An athlete in elementary school, volleyball player in middle school and field hockey player in high school and university – the girl who was good at sports had to change her events in order to get an athletic scholarship. Her beginnings were humble, but now Im Eun-ju (’96, Sports Education) is a Leisure Design professor at Eulji University, the Representative Director of Gangwon Football Club and so far the only professional female referee in the world.
Her ties with football began when she was preparing for graduate school. The former hockey player decided to change her event again and joined the Beijing Asian Games Women’s football team in 1990 to establish a foothold to go to graduate school. After Im entered Ewha and started coaching the Ewha football team, her director suddenly resigned so she took over the team.
With this experience, Im became a professional referee two years later in the FIFA (Federal International de Football Association) Under 17 Football in 2001. Im considers her achievement meaningful because she broke the glass ceiling for women in the soccer field and has thereby paved the way for other aspiring female football referees. She also worked as a referee for the K League from 1999 to 2003.
While she had been working as a referee, an unforgettable moment happened that surprised the world of soccer. In the semi-final league match between Ulsan and Busan in May 1999, she flashed a red card to the former soccer player Ahn Jung-hwan, requiring him to leave the field immediately and stay out of the game. Im was simply following the rules, but many fans were offended. Some even complained about a female referee giving a Red card to a member of the national team.
Of this event, Im says she was simply following the fixed rules and the act was for the sake of the players and her love for Korea.
“Ahn was not just a professional player, but a player of the national team and he was really famous,” Im said. “When he plays in the international leagues as a member of the national team, he will have referees enforcing tight rules according to global regulations. I could not bend the rules just because he was Korean and famous.”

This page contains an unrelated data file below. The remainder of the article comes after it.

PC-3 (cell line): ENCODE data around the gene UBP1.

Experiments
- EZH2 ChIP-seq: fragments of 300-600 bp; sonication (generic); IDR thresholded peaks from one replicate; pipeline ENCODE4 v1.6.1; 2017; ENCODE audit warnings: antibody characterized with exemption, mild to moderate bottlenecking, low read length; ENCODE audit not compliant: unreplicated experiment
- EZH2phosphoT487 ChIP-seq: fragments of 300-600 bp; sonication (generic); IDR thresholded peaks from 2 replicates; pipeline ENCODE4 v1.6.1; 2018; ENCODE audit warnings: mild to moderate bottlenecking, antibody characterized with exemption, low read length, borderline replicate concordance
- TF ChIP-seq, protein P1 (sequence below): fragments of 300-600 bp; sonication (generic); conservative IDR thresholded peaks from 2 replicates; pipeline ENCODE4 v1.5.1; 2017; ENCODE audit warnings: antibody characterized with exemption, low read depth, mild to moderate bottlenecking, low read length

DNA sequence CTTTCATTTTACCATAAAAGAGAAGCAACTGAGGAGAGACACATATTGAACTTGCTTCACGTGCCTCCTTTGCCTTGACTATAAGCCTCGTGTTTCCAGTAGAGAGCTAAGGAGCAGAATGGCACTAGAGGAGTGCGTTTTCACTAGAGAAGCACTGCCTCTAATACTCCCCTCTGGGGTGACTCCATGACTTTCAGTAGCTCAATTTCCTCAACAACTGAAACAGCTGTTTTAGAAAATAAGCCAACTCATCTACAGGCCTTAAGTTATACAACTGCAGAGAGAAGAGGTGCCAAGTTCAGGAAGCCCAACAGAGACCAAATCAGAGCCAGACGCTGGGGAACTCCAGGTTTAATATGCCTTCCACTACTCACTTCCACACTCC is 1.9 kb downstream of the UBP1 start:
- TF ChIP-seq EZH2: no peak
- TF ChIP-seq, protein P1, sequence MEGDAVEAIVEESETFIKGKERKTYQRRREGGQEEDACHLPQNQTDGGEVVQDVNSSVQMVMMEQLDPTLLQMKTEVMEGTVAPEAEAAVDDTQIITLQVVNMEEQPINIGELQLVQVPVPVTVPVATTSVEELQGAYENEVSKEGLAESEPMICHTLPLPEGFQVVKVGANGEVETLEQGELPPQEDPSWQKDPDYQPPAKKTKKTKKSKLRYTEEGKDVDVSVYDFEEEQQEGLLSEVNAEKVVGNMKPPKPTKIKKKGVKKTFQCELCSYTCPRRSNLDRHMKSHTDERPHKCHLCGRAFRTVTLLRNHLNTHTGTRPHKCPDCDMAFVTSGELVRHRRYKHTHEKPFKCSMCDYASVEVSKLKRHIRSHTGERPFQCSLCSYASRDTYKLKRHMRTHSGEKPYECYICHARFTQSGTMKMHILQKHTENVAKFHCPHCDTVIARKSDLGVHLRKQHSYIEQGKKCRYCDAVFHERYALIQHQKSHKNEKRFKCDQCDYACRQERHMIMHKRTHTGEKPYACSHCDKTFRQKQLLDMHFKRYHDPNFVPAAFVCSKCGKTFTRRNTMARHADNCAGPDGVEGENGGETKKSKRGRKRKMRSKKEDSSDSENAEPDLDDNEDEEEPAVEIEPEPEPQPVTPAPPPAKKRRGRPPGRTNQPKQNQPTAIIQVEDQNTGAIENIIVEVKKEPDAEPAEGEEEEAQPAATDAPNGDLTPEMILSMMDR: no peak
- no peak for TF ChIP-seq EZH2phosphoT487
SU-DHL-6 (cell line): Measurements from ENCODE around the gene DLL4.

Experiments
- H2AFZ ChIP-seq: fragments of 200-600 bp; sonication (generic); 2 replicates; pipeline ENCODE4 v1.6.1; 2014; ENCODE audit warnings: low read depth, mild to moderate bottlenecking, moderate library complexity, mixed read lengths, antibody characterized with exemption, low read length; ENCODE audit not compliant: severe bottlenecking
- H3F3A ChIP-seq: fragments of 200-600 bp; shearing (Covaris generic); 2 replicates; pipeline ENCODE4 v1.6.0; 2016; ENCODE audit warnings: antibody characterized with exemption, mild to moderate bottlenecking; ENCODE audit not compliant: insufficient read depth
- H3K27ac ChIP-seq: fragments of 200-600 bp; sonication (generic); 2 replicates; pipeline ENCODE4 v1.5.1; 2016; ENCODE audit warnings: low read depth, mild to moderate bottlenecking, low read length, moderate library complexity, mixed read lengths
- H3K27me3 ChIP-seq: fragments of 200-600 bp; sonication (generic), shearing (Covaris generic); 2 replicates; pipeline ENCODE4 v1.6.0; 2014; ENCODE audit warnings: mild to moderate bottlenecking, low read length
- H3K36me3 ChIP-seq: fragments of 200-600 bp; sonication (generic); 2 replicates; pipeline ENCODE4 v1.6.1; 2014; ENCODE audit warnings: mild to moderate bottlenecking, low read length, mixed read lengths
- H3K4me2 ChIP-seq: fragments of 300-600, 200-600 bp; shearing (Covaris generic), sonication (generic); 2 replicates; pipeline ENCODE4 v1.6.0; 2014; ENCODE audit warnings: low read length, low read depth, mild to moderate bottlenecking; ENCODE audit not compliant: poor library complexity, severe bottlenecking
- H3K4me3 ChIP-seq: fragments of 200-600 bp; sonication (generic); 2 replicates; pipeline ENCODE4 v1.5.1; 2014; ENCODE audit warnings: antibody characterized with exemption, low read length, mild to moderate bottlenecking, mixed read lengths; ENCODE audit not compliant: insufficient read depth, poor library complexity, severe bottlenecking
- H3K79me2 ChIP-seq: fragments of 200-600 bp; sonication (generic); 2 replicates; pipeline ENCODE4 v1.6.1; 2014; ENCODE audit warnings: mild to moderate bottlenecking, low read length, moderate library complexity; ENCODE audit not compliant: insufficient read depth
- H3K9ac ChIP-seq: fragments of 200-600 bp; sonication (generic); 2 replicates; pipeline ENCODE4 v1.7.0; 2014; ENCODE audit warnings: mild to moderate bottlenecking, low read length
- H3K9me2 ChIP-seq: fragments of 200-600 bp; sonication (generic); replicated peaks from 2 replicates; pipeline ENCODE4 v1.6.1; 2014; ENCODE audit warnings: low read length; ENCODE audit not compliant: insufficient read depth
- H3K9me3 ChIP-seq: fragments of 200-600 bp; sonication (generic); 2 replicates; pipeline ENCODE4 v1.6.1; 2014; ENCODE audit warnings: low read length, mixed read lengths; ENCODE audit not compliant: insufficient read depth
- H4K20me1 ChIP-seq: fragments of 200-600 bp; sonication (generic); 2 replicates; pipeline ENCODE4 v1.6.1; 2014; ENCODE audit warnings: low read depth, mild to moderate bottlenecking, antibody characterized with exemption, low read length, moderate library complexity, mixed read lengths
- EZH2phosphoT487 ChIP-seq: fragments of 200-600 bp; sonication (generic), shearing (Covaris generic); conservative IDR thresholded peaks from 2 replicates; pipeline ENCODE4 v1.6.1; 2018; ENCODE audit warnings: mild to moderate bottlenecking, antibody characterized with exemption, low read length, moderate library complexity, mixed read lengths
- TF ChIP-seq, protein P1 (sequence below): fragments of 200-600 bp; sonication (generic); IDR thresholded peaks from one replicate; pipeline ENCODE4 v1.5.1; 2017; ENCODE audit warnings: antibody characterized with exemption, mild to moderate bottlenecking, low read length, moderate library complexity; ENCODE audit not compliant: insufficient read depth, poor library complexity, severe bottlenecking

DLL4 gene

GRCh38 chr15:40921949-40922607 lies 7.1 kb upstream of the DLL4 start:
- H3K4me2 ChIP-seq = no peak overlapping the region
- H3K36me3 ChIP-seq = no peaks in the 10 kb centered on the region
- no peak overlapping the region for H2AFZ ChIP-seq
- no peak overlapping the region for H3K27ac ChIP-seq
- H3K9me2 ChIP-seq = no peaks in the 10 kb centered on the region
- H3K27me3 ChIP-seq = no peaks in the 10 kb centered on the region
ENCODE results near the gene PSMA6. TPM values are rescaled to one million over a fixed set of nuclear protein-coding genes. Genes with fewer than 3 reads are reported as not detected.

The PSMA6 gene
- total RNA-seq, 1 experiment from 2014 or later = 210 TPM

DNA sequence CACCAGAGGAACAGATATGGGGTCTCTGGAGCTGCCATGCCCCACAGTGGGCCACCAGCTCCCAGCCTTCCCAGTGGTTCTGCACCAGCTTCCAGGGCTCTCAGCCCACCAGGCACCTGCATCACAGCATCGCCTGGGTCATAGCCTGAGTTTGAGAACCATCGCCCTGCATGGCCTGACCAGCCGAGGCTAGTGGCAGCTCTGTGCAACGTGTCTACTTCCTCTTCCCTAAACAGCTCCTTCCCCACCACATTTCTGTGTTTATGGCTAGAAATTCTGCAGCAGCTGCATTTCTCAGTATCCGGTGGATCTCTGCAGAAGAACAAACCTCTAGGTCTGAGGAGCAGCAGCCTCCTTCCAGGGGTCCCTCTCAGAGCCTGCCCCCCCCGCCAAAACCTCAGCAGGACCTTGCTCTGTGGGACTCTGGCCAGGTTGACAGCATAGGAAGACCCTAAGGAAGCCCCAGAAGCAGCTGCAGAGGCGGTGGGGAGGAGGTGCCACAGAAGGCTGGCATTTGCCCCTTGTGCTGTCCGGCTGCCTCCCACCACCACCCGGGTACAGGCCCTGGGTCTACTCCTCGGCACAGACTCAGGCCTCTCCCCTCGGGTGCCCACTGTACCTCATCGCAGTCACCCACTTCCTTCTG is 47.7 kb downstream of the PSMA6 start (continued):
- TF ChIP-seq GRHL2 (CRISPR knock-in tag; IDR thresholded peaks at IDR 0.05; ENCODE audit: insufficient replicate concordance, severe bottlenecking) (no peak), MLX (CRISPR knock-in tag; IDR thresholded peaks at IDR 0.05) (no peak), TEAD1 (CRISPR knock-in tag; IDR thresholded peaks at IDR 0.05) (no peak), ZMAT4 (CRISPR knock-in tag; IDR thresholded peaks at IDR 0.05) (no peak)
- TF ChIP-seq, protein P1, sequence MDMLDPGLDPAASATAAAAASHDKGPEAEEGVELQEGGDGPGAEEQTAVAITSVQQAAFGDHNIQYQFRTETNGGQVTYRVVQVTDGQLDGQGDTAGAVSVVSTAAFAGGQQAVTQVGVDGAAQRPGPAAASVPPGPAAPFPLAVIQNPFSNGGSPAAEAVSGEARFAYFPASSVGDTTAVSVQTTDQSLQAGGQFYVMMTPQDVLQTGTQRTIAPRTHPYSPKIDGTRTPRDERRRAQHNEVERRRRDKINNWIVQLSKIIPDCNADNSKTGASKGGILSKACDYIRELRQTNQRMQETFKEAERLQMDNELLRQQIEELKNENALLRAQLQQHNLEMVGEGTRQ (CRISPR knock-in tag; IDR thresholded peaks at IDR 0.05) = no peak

Im believes she should be even more strict about the rules when it comes to famous players and that this kind of experience would be an important preparation for the player.
Other than unexpected difficulties like the red card event, Im says no particular moment starks out as the most demanding since she finds every moment to be challenging.
As the Representative Director of a team, Im’s every minute and second are challenging and a turning points because the moment will decide the winnner and loser, and even the direction of one’s life.
“Even these days I feel like I am on the edge,” Im said. “Every moment of my day is a competition because I am involved in a match.”
However, Im says she is used to these kinds of harsh, desperate and urgent moments. Her outlook on life helps her deal with the situation and win the game as well.
“I always consider this second, this minute and this game as the last ones in my life and make a frantic effort,” Im said. “Who can win a person who considers that game as the last game of her life?”
As Im’s motto is “I would not have even started if I had known this was impossible,” Im wishes Ewha students to forget the gender limits.
“Make your passion be your main specification,” Im said. “Do not let people judge you by gender but by your ability. This is possible only when we break the limits of gender.”
Im says the goal will then become much bigger as people start to break into the larger world. She also advises that the preparation process should accordingly be longer and more thorough.
“Experience anything you want while you are in your 20s and 30s, even if you suffer,” Im said. “Search for opportunities now and when you are in your 40s, you will be there, selecting which opportunities to take.”